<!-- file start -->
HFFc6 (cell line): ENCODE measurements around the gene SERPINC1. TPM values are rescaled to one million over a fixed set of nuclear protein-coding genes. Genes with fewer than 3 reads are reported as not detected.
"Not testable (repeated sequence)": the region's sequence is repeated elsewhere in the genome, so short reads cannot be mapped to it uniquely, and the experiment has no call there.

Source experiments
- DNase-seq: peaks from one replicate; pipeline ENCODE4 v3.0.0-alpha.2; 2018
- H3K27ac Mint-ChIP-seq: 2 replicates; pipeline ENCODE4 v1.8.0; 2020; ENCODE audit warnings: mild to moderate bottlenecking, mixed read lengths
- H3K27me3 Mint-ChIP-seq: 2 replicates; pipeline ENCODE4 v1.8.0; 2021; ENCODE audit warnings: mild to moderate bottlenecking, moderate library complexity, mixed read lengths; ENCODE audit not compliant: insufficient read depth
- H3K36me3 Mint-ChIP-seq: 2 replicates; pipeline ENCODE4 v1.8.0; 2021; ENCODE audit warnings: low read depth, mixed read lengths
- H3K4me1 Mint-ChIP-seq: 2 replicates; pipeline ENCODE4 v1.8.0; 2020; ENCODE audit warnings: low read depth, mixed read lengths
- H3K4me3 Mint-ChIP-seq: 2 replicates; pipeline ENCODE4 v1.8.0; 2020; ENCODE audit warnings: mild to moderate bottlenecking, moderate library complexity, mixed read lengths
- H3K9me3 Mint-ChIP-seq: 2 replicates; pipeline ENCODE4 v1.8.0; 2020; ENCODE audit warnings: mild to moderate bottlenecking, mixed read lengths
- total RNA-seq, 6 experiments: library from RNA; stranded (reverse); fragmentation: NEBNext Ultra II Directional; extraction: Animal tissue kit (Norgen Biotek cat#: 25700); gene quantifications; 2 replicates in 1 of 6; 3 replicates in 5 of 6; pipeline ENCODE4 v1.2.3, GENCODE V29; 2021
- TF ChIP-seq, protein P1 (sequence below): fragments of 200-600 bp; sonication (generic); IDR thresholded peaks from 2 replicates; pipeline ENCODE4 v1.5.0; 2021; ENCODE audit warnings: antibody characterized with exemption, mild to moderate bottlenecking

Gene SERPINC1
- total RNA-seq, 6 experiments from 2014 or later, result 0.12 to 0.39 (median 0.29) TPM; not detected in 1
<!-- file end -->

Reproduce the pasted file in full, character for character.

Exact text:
HFFc6 (cell line): ENCODE measurements around the gene SERPINC1. TPM values are rescaled to one million over a fixed set of nuclear protein-coding genes. Genes with fewer than 3 reads are reported as not detected.
"Not testable (repeated sequence)": the region's sequence is repeated elsewhere in the genome, so short reads cannot be mapped to it uniquely, and the experiment has no call there.

Source experiments
- DNase-seq: peaks from one replicate; pipeline ENCODE4 v3.0.0-alpha.2; 2018
- H3K27ac Mint-ChIP-seq: 2 replicates; pipeline ENCODE4 v1.8.0; 2020; ENCODE audit warnings: mild to moderate bottlenecking, mixed read lengths
- H3K27me3 Mint-ChIP-seq: 2 replicates; pipeline ENCODE4 v1.8.0; 2021; ENCODE audit warnings: mild to moderate bottlenecking, moderate library complexity, mixed read lengths; ENCODE audit not compliant: insufficient read depth
- H3K36me3 Mint-ChIP-seq: 2 replicates; pipeline ENCODE4 v1.8.0; 2021; ENCODE audit warnings: low read depth, mixed read lengths
- H3K4me1 Mint-ChIP-seq: 2 replicates; pipeline ENCODE4 v1.8.0; 2020; ENCODE audit warnings: low read depth, mixed read lengths
- H3K4me3 Mint-ChIP-seq: 2 replicates; pipeline ENCODE4 v1.8.0; 2020; ENCODE audit warnings: mild to moderate bottlenecking, moderate library complexity, mixed read lengths
- H3K9me3 Mint-ChIP-seq: 2 replicates; pipeline ENCODE4 v1.8.0; 2020; ENCODE audit warnings: mild to moderate bottlenecking, mixed read lengths
- total RNA-seq, 6 experiments: library from RNA; stranded (reverse); fragmentation: NEBNext Ultra II Directional; extraction: Animal tissue kit (Norgen Biotek cat#: 25700); gene quantifications; 2 replicates in 1 of 6; 3 replicates in 5 of 6; pipeline ENCODE4 v1.2.3, GENCODE V29; 2021
- TF ChIP-seq, protein P1 (sequence below): fragments of 200-600 bp; sonication (generic); IDR thresholded peaks from 2 replicates; pipeline ENCODE4 v1.5.0; 2021; ENCODE audit warnings: antibody characterized with exemption, mild to moderate bottlenecking

Gene SERPINC1
- total RNA-seq, 6 experiments from 2014 or later, result 0.12 to 0.39 (median 0.29) TPM; not detected in 1